The Best and Worst Choices for Sustainable Eating

You use your reusable water bottle, recycle as much as you can, and compost. Your habits include turning off the faucet when brushing your teeth to reduce water use and unplugging all unused chargers to lower energy use. You are a clear champion for our environment and believe that small changes have a big impact. But if you aren’t also looking at your diet, you may be falling short of doing all that you can to reduce your carbon footprint.

Lentils produce some of the lowest carbon emissions.

I’ve written before about bridging nutrition and sustainability, and stressed the importance of consuming a diet that supports farmers’ efforts to protect our land. But the connection between diet and the environment is complicated. There are important factors to consider when it comes to determining the impact of foods on our environment.

When concluding if a food is “good or bad” for our environment, or what the best and worst choices are for sustainable eating, we need to consider how much water and other resources are used to produce the food, the greenhouse emissions per calorie, and also how the food impacts our overall intake (whether it satisfies us so that we consume fewer calories overall). While it would seem that a diet rich in kale and sprouted grains is far superior to the traditional American diet, it isn’t quite that clear.

Environmental scientists made headlines a year ago when they reported that greenhouse emissions from lettuce are three times greater than the emissions from bacon. At first glance this looks like a “win” for bacon lovers worldwide, but at closer examination it’s clear that this headline isn’t quite so simple. To come to this conclusion, scientists examined energy use, blue water footprint, and the emissions produced from three different dietary approaches: a low-calorie diet, one based on the 2010 Dietary Guidelines only, and a diet that’s both low in calories and based on the 2010 Dietary Guidelines. When these three diet patterns were compared, the result was that the only diet that reduced resources and emissions was the diet that focused solely on fewer calories. Of course it would make sense that eating less results in following a more sustainable diet…take in less energy and you use less energy. So why the bacon? This came down to the satiety of bacon, and that it may help us consumer fewer overall calories because it’s satisfying. Let’s just say that as your dietitian I think there may be other approaches to following a sustainable diet for us to consider.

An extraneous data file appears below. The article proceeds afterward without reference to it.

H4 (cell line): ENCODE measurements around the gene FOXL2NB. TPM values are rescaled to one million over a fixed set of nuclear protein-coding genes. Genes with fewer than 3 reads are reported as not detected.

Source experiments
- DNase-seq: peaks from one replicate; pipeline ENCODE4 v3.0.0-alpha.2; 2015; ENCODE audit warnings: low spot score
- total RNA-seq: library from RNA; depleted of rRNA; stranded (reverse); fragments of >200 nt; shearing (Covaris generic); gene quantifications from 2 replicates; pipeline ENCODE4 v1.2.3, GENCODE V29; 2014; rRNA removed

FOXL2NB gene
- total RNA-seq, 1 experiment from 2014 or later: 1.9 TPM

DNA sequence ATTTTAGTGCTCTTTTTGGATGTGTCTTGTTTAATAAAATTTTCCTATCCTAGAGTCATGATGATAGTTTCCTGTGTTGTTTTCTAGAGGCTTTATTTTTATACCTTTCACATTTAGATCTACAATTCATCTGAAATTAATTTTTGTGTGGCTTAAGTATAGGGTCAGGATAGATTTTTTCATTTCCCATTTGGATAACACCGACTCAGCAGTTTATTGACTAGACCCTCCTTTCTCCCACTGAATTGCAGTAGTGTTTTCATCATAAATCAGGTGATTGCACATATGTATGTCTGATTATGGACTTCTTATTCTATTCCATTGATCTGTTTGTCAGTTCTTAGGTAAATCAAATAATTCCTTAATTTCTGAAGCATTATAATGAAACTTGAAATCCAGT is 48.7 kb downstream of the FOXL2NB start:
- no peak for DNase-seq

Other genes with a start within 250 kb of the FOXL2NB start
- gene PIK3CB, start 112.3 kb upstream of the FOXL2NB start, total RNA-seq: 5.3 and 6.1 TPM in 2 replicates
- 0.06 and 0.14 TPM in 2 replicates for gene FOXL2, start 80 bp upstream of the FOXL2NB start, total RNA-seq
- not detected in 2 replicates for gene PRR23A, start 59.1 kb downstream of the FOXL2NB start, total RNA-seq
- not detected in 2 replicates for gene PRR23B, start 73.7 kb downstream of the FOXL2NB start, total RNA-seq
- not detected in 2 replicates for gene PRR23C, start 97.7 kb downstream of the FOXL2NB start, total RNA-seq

What we do know is that the Dietary Guidelines recommend a diet high in animal-based products, which are foods that require a lot of resources to produce. Prior to releasing the 2015 Dietary Guidelines, the advisory committee acknowledged the importance of a sustainable diet. The connection between diet and the environment, however, is not a guiding principle of the final version.

While a diet rich in bacon is not the solution, we can seek a middle ground that helps us follow a healthful diet that’s both good for us and our environment. The Environmental Working Group offers a comprehensive guide to understanding emissions and how to follow a sustainable diet. There are a few key points that are clear from this guide. To begin, buy local, as the fewer resources used to get that food to your plate the better. Next, consume a diet rich in foods that have the lowest emissions including lentils and beans, tomatoes, broccoli, bananas, nuts and eggs. Additionally, choose seafood and animal based proteins that use fewer resources like light canned tuna, salmon, and chicken. Sadly for cheeseburger lovers, cheese and beef are among the top three foods highest in emissions.

When it comes to following a sustainable diet, we all should do the best we can, while still enjoying a balanced, varied diet. Consider your personal pattern and the small changes you can make to keep the connection between diet and the environment on your plate.